Reflecting on groundwater from the Owens Valley Watershed

Growing up in the high desert, I learned water doesn't just fall from the sky.

  • High winds blow sand over the original north shore of Owens Lake.

    David McNew/Getty Images
 

Sometimes we hunt for the trappings of a thing rather than the thing itself. Near the surface, desert groundwater leaves unmistakable tracks: Sky-blue tiger beetles stab their long jaws into the wet clay in March; pink and yellow shooting stars bloom in the 100-plus degree heat of early June; red-and-black desert blister beetles helicopter from bloom to bloom on white-flowered rabbitbrush in September, whether or not rain fell that year. Underground water has no regard for weather. When it's nearby, plants and animals spring up above it as regularly as carved cuckoos from clockwork.

If you're born in the high desert, you learn at an early age that water doesn't just fall out of the sky. When – if – it rains, people go outside and lift their faces to it; horned lizards emerge from sleep and tilt their bodies to catch the drops, which travel from their flat backs to their mouths by capillary action. Elementary school teachers and stilted manuals advise you, if you're lost and thirsty and can't find a faucet, to dig for water, eat cactus fruit, or wait for lightning season. Surface water migrates through as snow or the occasional flash flood, which the teachers and manuals recommend that you avoid. In places where groundwater hides too deep beneath your feet to track, it's easy to believe that wildflowers spring from bare ground only after a good rain year and that water only springs from the ground higher in the mountains, near lakes and other magical places.

I learned those rules well, or thought I had.

But in the Owens Valley, where Nevada meets California, borders and rules flow into each other. National sacrifice zones look back over their shoulders at national parks; creationists who believe the earth is 6,000 years old attend school with Paiutes whose ancestors have lived in the valley nearly twice that long; the Sierra Nevada mountains herd clouds away from the western Great Basin and Mojave deserts, but snowmelt and rain seep down and through the mountains' eastern slopes to be cupped in the "deserts" below.

Drinking water here is an act of time travel. You lift your glass and drink the past: water that fell as snow maybe a few winters ago or as rain a few thousand years before. And – please, this is important – thousands and thousands of years of stored groundwater reach the surface, sustaining desert wetlands under an unrelentingly blue sky.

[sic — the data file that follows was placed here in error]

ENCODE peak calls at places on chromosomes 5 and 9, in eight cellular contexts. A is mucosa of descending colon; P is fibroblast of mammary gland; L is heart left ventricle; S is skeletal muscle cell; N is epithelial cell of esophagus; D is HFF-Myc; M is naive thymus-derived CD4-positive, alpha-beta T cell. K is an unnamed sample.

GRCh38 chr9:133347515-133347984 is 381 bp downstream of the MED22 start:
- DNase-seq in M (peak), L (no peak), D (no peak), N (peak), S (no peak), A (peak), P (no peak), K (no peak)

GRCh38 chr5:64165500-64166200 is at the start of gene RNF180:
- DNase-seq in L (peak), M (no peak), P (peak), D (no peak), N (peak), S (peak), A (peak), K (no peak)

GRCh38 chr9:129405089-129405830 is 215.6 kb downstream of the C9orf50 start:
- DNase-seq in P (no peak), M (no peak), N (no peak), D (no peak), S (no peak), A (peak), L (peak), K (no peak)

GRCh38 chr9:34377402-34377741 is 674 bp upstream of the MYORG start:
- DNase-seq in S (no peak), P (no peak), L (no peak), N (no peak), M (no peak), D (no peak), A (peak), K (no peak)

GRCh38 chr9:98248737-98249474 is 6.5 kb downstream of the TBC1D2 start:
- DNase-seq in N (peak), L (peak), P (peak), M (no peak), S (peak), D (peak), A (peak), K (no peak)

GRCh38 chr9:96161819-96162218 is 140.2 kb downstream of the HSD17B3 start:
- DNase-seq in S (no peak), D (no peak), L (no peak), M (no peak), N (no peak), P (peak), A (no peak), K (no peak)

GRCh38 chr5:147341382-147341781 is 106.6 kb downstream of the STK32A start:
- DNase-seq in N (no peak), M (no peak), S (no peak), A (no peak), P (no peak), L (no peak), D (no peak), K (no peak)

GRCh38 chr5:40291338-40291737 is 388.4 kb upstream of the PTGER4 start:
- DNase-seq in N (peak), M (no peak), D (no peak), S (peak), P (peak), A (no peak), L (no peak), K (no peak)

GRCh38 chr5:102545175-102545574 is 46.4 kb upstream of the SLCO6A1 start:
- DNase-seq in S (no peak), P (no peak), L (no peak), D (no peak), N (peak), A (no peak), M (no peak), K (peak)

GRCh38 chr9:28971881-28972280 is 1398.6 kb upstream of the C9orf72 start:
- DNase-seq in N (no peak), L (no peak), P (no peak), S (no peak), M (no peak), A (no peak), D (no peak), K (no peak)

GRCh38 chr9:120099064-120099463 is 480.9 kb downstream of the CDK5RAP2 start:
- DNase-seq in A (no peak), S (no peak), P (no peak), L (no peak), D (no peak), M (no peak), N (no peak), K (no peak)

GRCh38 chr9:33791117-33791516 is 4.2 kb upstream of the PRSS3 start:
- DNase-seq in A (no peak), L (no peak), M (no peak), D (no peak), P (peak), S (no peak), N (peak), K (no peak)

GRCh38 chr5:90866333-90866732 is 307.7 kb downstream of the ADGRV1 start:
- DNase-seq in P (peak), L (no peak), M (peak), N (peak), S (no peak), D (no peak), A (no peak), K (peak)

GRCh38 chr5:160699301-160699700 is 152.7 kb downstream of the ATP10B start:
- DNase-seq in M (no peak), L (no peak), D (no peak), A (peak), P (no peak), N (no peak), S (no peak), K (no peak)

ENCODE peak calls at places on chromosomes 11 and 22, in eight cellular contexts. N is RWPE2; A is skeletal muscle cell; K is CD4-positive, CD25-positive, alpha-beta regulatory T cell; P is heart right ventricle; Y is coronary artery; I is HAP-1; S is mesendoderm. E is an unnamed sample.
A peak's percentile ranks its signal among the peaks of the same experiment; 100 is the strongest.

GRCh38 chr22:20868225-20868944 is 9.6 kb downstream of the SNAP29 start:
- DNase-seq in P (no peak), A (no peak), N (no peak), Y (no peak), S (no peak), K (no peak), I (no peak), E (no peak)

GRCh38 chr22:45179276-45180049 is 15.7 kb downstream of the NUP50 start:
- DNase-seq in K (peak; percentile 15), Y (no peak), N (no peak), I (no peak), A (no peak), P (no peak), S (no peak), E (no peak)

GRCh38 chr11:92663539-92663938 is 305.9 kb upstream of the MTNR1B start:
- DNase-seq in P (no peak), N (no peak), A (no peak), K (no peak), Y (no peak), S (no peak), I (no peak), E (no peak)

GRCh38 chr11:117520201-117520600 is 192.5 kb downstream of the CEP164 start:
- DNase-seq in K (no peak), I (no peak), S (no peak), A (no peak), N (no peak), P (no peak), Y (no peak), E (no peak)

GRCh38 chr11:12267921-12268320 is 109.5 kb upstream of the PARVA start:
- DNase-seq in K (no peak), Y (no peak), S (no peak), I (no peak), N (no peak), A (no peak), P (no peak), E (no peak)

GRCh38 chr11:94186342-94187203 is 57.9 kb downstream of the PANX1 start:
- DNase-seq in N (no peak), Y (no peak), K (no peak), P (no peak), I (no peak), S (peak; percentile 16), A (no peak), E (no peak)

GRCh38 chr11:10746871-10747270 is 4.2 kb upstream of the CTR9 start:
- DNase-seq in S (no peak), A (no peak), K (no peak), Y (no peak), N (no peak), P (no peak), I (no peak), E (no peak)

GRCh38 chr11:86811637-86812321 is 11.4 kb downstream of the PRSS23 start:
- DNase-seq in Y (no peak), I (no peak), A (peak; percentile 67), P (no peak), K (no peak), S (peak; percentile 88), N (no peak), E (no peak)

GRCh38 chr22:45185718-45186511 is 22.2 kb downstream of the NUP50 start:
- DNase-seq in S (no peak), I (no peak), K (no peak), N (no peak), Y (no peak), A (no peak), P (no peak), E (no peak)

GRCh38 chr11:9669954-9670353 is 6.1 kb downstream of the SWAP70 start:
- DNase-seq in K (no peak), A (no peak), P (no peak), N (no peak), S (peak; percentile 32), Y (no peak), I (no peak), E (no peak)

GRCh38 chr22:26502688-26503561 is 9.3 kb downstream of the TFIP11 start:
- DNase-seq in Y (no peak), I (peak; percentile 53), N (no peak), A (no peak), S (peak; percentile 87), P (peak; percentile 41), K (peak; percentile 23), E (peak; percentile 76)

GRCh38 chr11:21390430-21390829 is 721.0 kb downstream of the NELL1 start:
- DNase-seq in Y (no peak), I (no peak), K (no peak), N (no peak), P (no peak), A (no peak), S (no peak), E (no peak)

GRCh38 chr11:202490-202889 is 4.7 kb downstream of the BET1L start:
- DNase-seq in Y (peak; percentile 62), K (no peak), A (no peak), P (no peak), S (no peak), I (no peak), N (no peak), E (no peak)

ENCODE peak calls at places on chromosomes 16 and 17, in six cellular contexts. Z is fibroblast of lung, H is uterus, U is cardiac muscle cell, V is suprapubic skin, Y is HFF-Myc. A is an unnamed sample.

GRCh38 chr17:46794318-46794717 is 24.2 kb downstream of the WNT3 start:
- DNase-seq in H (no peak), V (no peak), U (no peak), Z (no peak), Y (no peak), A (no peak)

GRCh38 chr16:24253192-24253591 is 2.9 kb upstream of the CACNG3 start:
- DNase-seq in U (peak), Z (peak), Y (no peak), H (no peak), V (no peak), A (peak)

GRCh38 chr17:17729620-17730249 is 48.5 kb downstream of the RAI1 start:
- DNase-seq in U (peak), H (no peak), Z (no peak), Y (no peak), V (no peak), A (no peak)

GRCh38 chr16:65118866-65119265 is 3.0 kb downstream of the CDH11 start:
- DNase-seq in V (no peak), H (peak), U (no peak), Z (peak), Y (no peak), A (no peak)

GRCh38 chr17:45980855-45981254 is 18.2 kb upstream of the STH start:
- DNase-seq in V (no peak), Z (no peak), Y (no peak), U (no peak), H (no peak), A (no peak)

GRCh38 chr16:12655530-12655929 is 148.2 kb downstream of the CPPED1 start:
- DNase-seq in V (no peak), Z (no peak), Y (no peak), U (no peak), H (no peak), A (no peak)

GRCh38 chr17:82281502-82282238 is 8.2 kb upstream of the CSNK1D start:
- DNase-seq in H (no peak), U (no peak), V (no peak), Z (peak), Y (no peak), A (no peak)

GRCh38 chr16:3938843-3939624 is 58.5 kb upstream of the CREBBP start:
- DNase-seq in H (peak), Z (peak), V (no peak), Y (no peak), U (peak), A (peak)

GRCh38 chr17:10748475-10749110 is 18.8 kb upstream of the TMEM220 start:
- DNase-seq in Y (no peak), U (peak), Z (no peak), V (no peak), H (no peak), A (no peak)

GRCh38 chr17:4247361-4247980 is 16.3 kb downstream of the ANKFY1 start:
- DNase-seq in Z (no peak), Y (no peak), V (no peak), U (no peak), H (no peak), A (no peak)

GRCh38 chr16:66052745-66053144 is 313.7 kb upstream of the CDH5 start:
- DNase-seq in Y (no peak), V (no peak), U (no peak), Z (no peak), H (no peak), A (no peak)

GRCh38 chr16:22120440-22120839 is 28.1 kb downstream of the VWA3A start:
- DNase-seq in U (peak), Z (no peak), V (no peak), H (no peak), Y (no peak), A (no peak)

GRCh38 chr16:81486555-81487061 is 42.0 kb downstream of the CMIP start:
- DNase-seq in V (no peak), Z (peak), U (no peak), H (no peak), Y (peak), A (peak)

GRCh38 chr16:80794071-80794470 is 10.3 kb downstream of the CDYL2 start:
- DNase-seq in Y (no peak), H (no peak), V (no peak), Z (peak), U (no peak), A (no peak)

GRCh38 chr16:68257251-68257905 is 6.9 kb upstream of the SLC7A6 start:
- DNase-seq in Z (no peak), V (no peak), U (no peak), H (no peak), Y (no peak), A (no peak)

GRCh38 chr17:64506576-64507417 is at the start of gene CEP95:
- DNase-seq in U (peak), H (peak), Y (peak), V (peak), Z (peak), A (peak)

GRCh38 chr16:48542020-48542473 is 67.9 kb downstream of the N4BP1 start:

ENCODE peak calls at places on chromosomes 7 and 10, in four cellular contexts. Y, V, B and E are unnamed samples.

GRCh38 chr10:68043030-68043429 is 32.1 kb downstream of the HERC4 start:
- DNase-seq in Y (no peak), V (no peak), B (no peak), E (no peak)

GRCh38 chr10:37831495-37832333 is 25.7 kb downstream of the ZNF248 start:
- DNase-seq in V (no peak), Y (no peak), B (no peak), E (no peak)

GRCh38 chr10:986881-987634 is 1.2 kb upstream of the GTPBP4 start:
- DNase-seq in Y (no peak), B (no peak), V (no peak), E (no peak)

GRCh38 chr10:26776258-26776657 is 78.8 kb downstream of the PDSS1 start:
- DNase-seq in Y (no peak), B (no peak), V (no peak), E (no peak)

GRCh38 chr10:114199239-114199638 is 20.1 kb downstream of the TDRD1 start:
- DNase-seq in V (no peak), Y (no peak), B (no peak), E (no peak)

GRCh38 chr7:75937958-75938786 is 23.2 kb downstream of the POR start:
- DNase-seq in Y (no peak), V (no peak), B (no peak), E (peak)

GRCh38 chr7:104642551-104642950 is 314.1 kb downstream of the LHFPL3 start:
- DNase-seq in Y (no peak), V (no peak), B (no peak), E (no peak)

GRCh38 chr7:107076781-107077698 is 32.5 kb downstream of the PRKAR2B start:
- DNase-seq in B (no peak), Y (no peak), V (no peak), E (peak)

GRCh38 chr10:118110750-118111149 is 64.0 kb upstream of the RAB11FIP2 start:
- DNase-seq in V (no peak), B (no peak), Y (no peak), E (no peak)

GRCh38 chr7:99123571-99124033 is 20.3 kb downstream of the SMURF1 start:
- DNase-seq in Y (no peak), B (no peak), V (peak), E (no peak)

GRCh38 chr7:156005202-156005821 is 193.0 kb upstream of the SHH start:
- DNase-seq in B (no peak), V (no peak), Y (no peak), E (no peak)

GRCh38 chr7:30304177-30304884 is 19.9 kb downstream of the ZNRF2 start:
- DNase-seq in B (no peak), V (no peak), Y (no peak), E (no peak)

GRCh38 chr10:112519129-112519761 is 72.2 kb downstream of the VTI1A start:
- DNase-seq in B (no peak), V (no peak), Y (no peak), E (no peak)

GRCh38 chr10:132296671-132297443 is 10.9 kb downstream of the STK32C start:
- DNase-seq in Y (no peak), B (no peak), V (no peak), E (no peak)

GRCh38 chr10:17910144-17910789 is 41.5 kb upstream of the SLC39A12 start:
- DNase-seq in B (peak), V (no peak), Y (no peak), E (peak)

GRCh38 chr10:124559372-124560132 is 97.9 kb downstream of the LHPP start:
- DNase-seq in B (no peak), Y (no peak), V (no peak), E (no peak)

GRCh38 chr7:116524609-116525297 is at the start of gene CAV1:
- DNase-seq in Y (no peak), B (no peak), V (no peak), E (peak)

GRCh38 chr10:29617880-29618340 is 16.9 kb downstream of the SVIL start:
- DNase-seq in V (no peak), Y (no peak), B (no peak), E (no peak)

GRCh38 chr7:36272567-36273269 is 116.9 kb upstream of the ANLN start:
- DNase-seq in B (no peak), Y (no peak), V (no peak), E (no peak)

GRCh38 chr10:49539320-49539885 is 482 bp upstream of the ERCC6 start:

Here, groundwater transforms from a bone-dry, indigestible word into a green invitation, as irresistible as meadows and cottonwoods growing in an otherwise hot and empty plain. Groundwater here smells like wild roses and peppery Anemopsis; it feels like the soft white clay beneath a broken salt crust; it sounds like a buzzing armada of ruby, emerald and gold insects that evolved with and depend on a constant, reliable source of moisture in the ground rather than on fickle almost-raindrops fleeing from the direction of the sun.

Absent groundwater leaves tracks, too, such as spadefoot toads hunkered down in sewage ponds. Air nearby tastes like something between blood and salt. Fine dust on the surface acts like spilled flour in a windstorm. Missing groundwater looks like a tasteful buff-colored well-pumping station slipping its proboscis deep underground while sitting on top to hide the wound.

Almost every year, the city of Los Angeles – hundreds of miles away – exports more groundwater from the Owens Valley than the mustered forces of the eastern slopes of the Sierra Nevada can recharge and steadfastly ignores established studies, the objections of local residents and water agencies, and the constant, inevitable decay of wet meadows into alkali moon dust.

Groundwater-specializing flowers and insects act as a moving, living timekeeper, but this perfect clock stutters and dies when water is pumped too far from its roots, no matter how much water people dribble on the surface in token efforts to save it. If you put a fish in a colander, it will die, even if you water it daily.

Sometimes I try to keep the fish out of the colander; sometimes I linger next to it, whispering apologies while people admire the size of the fish. Mostly I look for the ones that got away. I don't ask myself why. The reasons are there for anyone to see: water solid enough to walk on, under a sky deep enough to make anyone thirsty.

Ceal Klingler was born in Nevada, grew up in New Mexico and lives in the Owens Valley watershed of California, where she spends more time than she can justify studying small animals in groundwater-dependent ecosystems.

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